Posted in Access to healthcare, big government, Economic Issues, Government Spending, Government Stimulus, Health Insurance, Healthcare financing, Medical Costs, Medicare, Organizational structure, Philosophy, Policy Issues, Uncategorized

5 Charts That Explain the Student Debt Crisis – Foundation for Economic Education

The commonality between the insatiable rise in both healthcare costs and college tuition, post 1965, should be obvious:  Massive amounts of other people’s money in the form of government programs, payments, subsidies and loan guarantees; which economists call the 3rd-party payer effect.

As exposited in the FEE article below, the U.S. Higher Education Act introduced “incentives” into the market for higher education, encouraging both the supply side and the demand side to make decisions that they would not be as likely to make under “non-stimulated” market situations.

Similarly, the passage of Medicare in 1965 sent huge surge of money into the healthcare system. The predictable consequence of this massive revenue stream was an incentive for healthcare providers to enter the market and expand services at an unprecedented magnitude and rate.  Essentially, demand was spurred by new source of financing.  Amy Finkelstein, et.al have done excellent work in this area.  Her work indicates that Medicare funding may have allowed hospital to spend 6-fold more than what individual levels of insurance would have predicted.  And that the spread of 3rd party insurance from 1950 – 1990 may explain about 50% of the increase in real per capita spending over that time period. https://economics.mit.edu/files/788

 

 

“As Bernie Sanders tweeted last year, the cost of education, in nominal dollars, has increased by roughly 3,800 percent since the mid 1960s.

What Sanders didn’t mention was that this was when the US Higher Education Act was passed (1965), which directed taxpayer dollars to low-interest loans for students pursuing college. This increased accessibility to higher education, but the flood of federal money also caused a surge in demand and costs.

The problem isn’t unsolvable, but it will require significant changes to universities and the federal loan program. “Free” tuition and student debt forgiveness will only make the problem worse.

Instead, as University of Maryland economist Peter Morici recently argued, market discipline must be brought back to our institutions of higher learning as part of any debt forgiveness.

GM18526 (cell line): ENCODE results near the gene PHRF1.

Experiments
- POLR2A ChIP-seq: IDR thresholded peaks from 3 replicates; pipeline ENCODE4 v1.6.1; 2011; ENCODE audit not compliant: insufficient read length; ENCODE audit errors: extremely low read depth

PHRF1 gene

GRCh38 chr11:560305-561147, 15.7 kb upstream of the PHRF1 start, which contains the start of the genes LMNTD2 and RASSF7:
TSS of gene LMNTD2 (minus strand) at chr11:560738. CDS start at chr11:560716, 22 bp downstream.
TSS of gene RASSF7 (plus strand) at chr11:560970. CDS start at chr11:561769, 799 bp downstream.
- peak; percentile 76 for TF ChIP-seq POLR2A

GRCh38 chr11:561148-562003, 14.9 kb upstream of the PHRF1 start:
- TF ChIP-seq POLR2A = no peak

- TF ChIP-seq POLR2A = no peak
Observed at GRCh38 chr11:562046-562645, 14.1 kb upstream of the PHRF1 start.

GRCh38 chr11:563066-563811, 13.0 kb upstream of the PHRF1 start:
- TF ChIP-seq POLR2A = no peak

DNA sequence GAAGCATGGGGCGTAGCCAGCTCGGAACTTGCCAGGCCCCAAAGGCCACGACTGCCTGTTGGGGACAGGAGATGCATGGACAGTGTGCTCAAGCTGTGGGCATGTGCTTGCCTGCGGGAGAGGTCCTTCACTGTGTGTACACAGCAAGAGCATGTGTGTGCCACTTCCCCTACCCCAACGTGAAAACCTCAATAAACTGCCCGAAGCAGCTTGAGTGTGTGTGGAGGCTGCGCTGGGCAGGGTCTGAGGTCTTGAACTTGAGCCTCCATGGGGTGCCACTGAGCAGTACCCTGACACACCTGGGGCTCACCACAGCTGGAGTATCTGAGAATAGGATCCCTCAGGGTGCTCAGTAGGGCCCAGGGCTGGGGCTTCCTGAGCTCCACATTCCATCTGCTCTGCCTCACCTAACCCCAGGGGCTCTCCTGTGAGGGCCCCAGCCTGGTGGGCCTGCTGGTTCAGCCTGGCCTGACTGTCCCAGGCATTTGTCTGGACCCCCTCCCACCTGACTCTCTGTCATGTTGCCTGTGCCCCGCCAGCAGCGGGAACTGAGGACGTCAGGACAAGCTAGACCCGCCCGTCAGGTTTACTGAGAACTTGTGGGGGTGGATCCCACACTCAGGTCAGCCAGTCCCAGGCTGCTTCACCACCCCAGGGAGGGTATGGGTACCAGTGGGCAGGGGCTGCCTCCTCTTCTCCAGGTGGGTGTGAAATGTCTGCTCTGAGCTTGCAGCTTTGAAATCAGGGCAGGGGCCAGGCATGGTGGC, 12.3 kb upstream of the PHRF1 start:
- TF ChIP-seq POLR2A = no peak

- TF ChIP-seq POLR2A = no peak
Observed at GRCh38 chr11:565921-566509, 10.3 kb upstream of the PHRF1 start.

While policy wonks offer no shortage of proposals for tweaking the federal loan program to improve it, perhaps the best solution would be to get the federal government out of the loan business all together.”

https://fee.org/articles/5-charts-that-explain-the-student-debt-crisis/

Posted in Bailouts, Dependency, Economic Issues, Entrepreneurs, Free Society, Free-Market, government incompetence, Government Regulations, Government Spending, Government Stimulus, Job loss, Keynesian Economics, Liberty, Organizational structure, Philosophy, Policy Issues, Uncategorized, Unemployment

Focus on People During Economic Crises, Not Macro-Statistics – Foundation for Economic Education

By Mark Hornshaw

“Economics studies human choice under scarcity. Humans must act in the present to provide for the future. Informed choice relies on market data in the form of prices—specific prices for specific things, as we assess various different means to satisfy our ends—that is what economics is about.

Macro-statistics such as GDP and CPI, whether they are rising or falling in the aggregate, do not help much with this vital task. These statistics are compilations of vast amounts of data to come up with averages across entire countries and time-periods. It’s a dilution of the data, not an enhancement.

“What a country wants to make it richer, is never consumption, but production. Where there is the latter, we may be sure that there is no want of the former,” said John Stuart Mill, citing Say’s law.